Telecommunications companies have been trying for years to find ways to strategically expand their businesses beyond just providing wireless connectivity. AT&T bought DirecTV and Time Warner to both expand its distribution footprint and enter the media business. Sprint and T-Mobile are attempting to combine in order to create a company with a network and greater scale that allows them to compete more effectively with their larger rivals. 

Verizon (NYSE:VZ) has made some of the oddest moves, spending $9 billion to acquire AOL and Yahoo! in order to build out a media business. But none of these businesses have fundamentally moved beyond offering smartphone connections to millions of users around the U.S. 

As billions of dollars are thrown around in acquisitions that are intended to drive growth, I think Verizon is still the leader in terms of network and 5G buildout. Today, I want to highlight why I think these investments mean Verizon's biggest growth opportunity may be right under our noses

Smartphone with a 5G graphic.

Image source: Getty Images.

5G's speed is only part of the story

There's no doubt that customers will be excited about 5G speeds on smartphones, and they may even be willing to pay a premium for upgraded services. That'll help sustain Verizon's existing business, but it may not grow operations much at all. 

Growth will come from customers using wireless telecommunications in new ways, either for services that have thus far been wired or in markets that don't currently exist. The home broadband market is one area where investors may be overlooking the potential impact of widely available 5G connectivity. The 5G wireless speeds available will meet or exceed what most cable internet service providers (ISPs) deliver now, and new devices will allow people to use it as the network behind their home internet hubs. And at $50 per month when bundled with a Verizon smartphone connection, the value of a 5G home service is compelling compared to the more-expensive cable-based internet services offered by providers that users are already shifting away from.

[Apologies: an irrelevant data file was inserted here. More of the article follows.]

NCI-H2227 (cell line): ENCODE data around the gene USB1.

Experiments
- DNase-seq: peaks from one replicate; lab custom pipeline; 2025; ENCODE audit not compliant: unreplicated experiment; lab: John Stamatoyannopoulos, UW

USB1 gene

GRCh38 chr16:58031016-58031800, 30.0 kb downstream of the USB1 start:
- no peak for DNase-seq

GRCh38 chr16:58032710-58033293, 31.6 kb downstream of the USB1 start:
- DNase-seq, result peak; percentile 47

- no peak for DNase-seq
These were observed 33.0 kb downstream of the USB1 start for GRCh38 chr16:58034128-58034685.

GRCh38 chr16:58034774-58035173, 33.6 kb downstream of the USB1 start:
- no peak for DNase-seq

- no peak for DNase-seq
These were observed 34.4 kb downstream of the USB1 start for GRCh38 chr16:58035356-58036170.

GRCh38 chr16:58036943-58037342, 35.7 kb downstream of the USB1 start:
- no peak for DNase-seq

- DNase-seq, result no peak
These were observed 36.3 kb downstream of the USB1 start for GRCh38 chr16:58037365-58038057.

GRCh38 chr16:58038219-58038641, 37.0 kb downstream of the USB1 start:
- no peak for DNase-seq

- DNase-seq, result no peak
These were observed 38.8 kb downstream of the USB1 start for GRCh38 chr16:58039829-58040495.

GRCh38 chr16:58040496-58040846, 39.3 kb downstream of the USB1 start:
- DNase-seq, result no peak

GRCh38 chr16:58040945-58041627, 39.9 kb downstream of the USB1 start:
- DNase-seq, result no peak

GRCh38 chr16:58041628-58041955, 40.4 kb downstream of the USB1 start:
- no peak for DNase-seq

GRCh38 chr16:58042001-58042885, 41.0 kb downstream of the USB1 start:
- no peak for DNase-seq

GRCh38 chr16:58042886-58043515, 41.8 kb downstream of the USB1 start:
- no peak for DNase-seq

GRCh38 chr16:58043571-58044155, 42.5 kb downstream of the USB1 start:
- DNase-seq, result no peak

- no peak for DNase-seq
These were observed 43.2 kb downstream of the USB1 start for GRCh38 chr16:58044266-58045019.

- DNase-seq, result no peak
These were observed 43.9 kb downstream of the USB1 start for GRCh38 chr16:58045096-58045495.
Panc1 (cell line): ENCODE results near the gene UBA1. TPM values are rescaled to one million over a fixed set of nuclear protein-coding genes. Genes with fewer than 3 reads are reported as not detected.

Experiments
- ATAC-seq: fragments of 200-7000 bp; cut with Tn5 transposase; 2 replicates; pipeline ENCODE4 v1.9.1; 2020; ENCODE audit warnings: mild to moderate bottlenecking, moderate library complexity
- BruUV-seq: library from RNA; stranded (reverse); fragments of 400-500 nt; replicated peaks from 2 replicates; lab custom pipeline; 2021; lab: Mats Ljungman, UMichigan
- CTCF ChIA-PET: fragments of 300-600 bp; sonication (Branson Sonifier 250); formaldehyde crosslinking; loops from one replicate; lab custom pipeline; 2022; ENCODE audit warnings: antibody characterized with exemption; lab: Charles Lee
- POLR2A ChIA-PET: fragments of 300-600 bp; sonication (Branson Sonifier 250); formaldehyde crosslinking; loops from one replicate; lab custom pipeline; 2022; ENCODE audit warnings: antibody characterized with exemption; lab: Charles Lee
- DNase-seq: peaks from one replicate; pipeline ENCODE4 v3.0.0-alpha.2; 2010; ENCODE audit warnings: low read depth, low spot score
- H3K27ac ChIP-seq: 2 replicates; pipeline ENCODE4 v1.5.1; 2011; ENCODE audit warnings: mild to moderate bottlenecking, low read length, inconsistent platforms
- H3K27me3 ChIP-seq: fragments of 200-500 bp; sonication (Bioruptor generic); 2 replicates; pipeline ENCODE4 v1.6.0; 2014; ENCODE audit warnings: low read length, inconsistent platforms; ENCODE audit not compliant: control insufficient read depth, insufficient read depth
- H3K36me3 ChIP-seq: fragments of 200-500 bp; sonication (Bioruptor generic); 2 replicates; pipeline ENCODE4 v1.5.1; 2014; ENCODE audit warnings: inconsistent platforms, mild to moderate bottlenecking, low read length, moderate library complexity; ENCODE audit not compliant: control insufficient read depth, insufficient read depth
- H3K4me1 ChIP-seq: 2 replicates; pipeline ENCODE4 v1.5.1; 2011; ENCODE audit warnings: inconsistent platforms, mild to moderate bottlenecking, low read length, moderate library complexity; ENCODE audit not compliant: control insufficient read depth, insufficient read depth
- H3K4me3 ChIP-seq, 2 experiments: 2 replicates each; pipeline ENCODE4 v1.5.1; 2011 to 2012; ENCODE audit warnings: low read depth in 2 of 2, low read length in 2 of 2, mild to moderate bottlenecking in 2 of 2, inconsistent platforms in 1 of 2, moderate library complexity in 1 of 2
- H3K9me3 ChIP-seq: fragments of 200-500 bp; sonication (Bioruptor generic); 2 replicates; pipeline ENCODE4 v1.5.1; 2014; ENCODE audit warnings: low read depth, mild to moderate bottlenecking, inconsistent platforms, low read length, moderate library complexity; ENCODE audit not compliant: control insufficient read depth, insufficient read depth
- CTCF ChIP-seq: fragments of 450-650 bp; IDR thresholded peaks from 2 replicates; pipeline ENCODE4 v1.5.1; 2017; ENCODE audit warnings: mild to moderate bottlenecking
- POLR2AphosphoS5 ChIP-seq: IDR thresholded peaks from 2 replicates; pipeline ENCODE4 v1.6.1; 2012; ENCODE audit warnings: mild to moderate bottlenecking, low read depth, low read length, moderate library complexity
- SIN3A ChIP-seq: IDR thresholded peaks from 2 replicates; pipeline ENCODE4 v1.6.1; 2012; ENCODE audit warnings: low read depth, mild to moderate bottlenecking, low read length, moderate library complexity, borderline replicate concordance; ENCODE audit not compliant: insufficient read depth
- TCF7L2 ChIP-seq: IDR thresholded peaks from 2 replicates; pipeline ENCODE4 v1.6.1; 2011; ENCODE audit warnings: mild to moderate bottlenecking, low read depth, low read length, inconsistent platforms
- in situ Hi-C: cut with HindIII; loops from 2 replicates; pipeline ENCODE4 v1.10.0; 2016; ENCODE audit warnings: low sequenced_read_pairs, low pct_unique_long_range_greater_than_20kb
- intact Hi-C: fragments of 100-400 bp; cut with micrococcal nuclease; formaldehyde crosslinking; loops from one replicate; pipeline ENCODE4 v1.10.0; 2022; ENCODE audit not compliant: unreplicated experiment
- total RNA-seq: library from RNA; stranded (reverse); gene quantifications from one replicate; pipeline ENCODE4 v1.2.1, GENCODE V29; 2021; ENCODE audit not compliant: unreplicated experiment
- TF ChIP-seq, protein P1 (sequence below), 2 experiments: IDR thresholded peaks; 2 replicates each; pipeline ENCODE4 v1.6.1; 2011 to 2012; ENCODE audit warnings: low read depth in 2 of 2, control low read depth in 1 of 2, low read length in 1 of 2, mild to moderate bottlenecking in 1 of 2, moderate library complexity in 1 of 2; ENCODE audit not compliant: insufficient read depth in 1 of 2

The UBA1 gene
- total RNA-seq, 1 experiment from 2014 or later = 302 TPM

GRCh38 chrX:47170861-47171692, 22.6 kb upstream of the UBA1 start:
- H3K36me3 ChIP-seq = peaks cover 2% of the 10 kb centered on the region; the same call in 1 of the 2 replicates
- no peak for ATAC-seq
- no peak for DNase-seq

Verizon has struggled to gain traction for bundled services in most of the country, so this could introduce some valuable opportunities. Wireless and home internet are now the core services by which households connect to the digital world. Verizon could package these services together with third-party streaming services for a "triple play." It's no coincidence that it's giving its customers Disney+ free for a year, trying to get them to sign up for the streaming service through Verizon. Maybe Verizon will be the bundler that cable companies were in the last generation of the media industry? 

Opening up new markets

5G will not only allow for wireless home internet, it'll open up markets that don't exist yet. Virtual reality (VR) is a technology that's been waiting for 5G for years. A quality VR experience demands tremendous amounts of computing power, which is why it has been difficult to manufacture headsets that don't have to be tethered to high-end computers. If some of that computing burden can be pushed into the cloud and accessed wirelessly, it would allow for lightweight, easier-to-use headsets. 

Efforts to take autonomous driving mainstream will also benefit. Self-driving vehicles will be able to access 3D mapping data through 5G networks -- information that will make them more reliable and safer in their operations.

Then there's the Internet of Things -- the catch-all category that covers the vast array of newly connectable and smart devices. Many of these devices will need fast connections as they transmit video or time-sensitive data, so by providing a network that lets them do that, Verizon is essentially becoming an Internet of Things stock

We don't know what other technologies will be enabled by faster internet speeds. Devices like smartwatches and connected cars couldn't operate under 3G and earlier networks. This 5G network upgrade should lead to similar new forms of innovation. We may not know exactly what its impact will be, but I expect there will be a lot more connected devices as 5G networks roll out, and that's good for Verizon. 

Verizon's next phase of growth

You can see in the charts below that Verizon's business has been relatively stagnant over the last few years, and its margins have been under pressure due to competition from lower-priced operators like Sprint and T-Mobile. The company could use a growth catalyst, and 5G could be it. 

VZ Revenue (TTM) Chart

VZ Revenue (TTM) data by YCharts

Investors shouldn't expect much revenue growth to come from price increases to upgrade mobile connections from 4G to 5G, based on the way 5G is already being included in existing plans. But Verizon will be able to add connections and potentially valuable connections like the home, which may then lead to bundling opportunities. For perspective, signing up 50 million homes to a $50-per-month service would generate $30 billion in revenue. 

This opportunity to add connections could give a serious lift to Verizon's stock price, which is currently trading at a good value given its price-to-earnings ratio of 15.7 and a dividend yield of 4%. That's why I'll keep my thumbs up rating on Verizon on My CAPS page